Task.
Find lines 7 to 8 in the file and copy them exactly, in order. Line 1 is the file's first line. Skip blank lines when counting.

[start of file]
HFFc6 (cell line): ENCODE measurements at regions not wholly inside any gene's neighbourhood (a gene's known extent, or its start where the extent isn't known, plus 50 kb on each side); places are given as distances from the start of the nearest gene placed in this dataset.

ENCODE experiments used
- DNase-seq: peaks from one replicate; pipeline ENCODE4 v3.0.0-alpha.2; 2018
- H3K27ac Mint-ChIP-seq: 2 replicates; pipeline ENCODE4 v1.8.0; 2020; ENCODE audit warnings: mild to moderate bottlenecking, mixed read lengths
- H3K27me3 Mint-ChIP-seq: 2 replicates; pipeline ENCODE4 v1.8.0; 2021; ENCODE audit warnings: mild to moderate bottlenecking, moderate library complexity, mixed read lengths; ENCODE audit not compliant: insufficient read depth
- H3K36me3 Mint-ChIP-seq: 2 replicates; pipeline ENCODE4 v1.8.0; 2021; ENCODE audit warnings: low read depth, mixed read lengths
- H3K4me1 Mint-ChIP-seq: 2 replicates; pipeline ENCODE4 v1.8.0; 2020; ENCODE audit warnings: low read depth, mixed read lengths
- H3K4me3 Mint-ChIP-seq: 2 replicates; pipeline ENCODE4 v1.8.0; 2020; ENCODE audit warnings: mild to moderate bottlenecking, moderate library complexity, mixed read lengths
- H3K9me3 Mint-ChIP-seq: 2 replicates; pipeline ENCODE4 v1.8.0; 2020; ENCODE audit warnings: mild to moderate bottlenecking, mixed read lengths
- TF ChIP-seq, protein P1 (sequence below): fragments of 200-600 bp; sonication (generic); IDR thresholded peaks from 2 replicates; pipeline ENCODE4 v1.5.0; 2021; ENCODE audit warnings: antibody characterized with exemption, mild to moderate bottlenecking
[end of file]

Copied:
- H3K4me1 Mint-ChIP-seq: 2 replicates; pipeline ENCODE4 v1.8.0; 2020; ENCODE audit warnings: low read depth, mixed read lengths
- H3K4me3 Mint-ChIP-seq: 2 replicates; pipeline ENCODE4 v1.8.0; 2020; ENCODE audit warnings: mild to moderate bottlenecking, moderate library complexity, mixed read lengths